2/24/16 – It has come to my attention that some readers may have been offended by some of my viewpoints in the blog post “Oblivion” yesterday. While this is regrettable and it does sadden me, I can’t edit or apologize for anything I wrote. I will, however attempt to explain.
The main points in question are the concept that true end-stage Parkinson’s might be a fate worse than death as well as my vilification of the wheelchair. First off, I wasn’t referring to anyone in particular and do not even know anyone who is in the state that I was attempting to describe. If anyone thought that my reference was to a specific person, it is a perfectly understandable mistake. When I think of that state of this disease, I think of my Step Mom’s Father, my Grandpa Bob. He was my first exposure to PD at a fairly young age and the effect that it had on a truly great man honestly scared me. So it is definitely due to this early exposure to this disease that I have developed such a war-like mentality towards it. I truly hate it, but don’t we all? I also have a strong hatred for what it has done to one of my heroes even before we became fellow Parkies, Muhammad Ali. While he would try to put a positive spin on his current state of existence as we all do, I am 100% certain that he would be honest and confirm that it is truly a terrible thing to experience.
I stand by my comparison of this state to death or “the loss of living without the loss of life”. This is not referring to any PwP that I know. Every person that I have met that shares this affliction is full of life on a level that has truly inspired me beyond words. My Parkie brothers and sisters are the reason that I drive myself to do things that should be almost impossible in my condition for the sole purpose of returning the inspiration that they give me as well as representing them in the arena of my sport. My comparison of end-stage PD to death is my own, and it stems from the weeks leading up to my final diagnosis. While I knew that what I had was Parkinson’s Disease, my constant thoughts were, “Please let it be a brain tumor, or even cancer!”. What I wanted was just a chance to beat whatever had started intruding on my life, and to me, the stakes of losing either fight were at the very least equal. So if that statement was taken personally by or for anyone, know this: I hope that when my symptoms start to progress I exhibit the same grace and courage I see in literally every single PwP that I know. That is your truth.
Finally, an explanation of my writing, not an apology for it. I believe that an honest writer should bare his soul and render him or herself vulnerable when writing about the emotional subjects that are my normal parlance. My writing is intended to be visceral and brutally honest. There are two reasons for this. First, I truly want it to invoke the powerful base emotions that are needed to excel not just in this fight with PD, but in life itself. I believe it is important to channel our primal fear and rage from a negative force into a positive energy that we can use to better ourselves. Just listen to me train, and you’ll know what I mean: The other reason I employ this style of writing is that it is my second form of personally applied therapy. It is simply another channel to deal with all of the negativity that I struggle with from day to day in this eternal war-zone that my life has become.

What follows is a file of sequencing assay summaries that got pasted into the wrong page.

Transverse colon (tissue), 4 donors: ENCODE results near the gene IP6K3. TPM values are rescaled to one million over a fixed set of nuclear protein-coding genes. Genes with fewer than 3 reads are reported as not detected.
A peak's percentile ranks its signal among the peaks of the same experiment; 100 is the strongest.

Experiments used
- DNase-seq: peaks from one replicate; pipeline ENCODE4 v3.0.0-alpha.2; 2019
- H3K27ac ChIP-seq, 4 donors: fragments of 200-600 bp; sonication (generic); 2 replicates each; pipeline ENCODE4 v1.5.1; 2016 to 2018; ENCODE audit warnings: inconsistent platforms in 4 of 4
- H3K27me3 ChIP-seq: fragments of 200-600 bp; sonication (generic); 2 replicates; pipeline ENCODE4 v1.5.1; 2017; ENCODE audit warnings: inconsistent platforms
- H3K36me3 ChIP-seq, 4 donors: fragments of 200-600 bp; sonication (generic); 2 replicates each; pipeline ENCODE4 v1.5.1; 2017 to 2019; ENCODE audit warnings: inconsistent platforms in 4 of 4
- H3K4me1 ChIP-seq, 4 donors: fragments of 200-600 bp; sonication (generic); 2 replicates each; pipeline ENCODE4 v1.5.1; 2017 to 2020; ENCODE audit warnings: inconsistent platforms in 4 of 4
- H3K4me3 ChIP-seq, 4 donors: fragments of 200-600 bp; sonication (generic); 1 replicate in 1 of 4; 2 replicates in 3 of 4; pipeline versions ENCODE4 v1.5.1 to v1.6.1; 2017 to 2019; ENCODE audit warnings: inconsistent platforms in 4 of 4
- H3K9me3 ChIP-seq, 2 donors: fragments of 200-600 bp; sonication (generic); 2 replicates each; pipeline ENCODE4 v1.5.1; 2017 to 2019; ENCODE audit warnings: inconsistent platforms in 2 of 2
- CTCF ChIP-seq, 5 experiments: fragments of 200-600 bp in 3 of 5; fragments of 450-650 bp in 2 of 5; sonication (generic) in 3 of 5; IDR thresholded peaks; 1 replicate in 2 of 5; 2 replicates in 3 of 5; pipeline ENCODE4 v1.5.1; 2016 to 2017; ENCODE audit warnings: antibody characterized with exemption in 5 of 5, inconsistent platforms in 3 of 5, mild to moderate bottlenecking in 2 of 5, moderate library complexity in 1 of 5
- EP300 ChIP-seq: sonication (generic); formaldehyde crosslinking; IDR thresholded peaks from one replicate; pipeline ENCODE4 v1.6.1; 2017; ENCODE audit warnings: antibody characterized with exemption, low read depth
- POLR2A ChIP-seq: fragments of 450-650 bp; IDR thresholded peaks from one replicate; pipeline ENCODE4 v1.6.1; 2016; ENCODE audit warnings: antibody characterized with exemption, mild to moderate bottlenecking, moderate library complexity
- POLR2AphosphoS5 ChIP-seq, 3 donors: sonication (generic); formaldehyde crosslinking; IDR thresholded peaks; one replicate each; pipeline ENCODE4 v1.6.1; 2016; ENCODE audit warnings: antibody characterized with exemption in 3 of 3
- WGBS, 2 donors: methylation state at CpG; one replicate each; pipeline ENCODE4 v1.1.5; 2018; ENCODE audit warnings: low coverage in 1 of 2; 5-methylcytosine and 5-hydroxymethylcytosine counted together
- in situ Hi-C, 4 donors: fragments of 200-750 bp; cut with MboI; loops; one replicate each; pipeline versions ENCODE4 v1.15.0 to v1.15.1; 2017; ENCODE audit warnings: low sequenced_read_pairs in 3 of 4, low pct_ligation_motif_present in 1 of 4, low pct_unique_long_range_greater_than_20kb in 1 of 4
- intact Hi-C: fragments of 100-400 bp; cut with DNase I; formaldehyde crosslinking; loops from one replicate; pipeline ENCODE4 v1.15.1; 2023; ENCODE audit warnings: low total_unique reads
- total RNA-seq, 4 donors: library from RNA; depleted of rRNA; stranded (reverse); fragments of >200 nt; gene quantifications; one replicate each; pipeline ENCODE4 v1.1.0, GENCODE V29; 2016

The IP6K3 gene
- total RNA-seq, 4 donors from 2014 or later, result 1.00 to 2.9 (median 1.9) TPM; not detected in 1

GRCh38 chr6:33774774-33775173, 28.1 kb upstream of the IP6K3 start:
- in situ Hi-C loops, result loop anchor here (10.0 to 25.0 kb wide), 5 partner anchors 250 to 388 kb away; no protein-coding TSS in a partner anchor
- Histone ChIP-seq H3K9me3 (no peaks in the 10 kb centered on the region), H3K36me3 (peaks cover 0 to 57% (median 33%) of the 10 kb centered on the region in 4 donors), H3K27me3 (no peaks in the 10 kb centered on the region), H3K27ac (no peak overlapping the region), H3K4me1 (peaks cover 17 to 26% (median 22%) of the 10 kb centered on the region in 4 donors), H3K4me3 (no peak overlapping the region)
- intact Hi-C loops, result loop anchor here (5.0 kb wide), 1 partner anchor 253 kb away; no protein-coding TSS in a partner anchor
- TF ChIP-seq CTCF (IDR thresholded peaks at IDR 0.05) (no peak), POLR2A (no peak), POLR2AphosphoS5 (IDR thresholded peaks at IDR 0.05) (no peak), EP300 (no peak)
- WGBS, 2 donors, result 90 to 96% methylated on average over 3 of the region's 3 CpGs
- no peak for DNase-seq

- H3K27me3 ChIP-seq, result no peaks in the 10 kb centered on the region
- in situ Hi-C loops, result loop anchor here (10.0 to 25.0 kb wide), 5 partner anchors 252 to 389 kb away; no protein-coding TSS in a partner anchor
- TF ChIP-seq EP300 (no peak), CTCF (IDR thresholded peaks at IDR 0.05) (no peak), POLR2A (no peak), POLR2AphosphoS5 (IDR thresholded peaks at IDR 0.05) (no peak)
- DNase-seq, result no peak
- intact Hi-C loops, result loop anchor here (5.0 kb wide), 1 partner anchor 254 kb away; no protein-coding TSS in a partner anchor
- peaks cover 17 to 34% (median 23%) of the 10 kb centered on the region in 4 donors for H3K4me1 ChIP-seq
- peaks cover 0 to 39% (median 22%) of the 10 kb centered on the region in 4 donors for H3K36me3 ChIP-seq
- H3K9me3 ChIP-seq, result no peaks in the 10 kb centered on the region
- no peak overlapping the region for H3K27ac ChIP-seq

Readers of this blog can be sure of receiving one thing here: HONESTY. In that light, allow me to shatter the image that I am any better than any of my extended Parkinson’s family. I’m not anything special, I just tell the story of my fight in the hopes that it empowers others. Every other PwP walks an equally difficult road if not far more so and their challenges are far greater than any 700 lb. barbell. While I do strive to be great and serve as someone who inspires others, I am not without fear or frustration. Depression is my constant companion. I want this blog to show that having these struggles is not a bad thing. This is life and a life well-lived is not defined by the absence of worry, pain, regret or fear. A life well-lived is defined by how we carry on in spite of these things and the happiness that we forge from them.
2/22/16 – New Blog post with a new video:
2/21/16 – Today was very frustrating. A big opportunity to meet Mark Bell and my body betrayed me in two ways. For those who don’t know, Mark Bell is one of the biggest names in powerlifting. He has a very popular podcast that features some of the best lifters in the world and a line of very good quality lifting equpiment. He’s also known for giving a lot back to our sport. So I get my chance to learn from and lift with some guys I really look up to and it comes the day after I add Pramipexole back into my regimen and basically double my nausea. Long story short: I failed three times at a weight 50lbs less than my current personal best. Sometimes prior success can make boulders out of failures that should be pebbles. This is how easy 585 was the last time I went this high. After this I threw on another 50lbs and hit 635 for a 30lb PR. Today, I couldn’t even budge this off the ground. The lesson here is to not let these frustrations do any more damage than they need to. I can always bounce back. The medications that are causing this right now will likely cause me to basically feel almost like a normal human being with a functioning nervous system again. Time to take a step back, set my feet, and three very long strides forward again.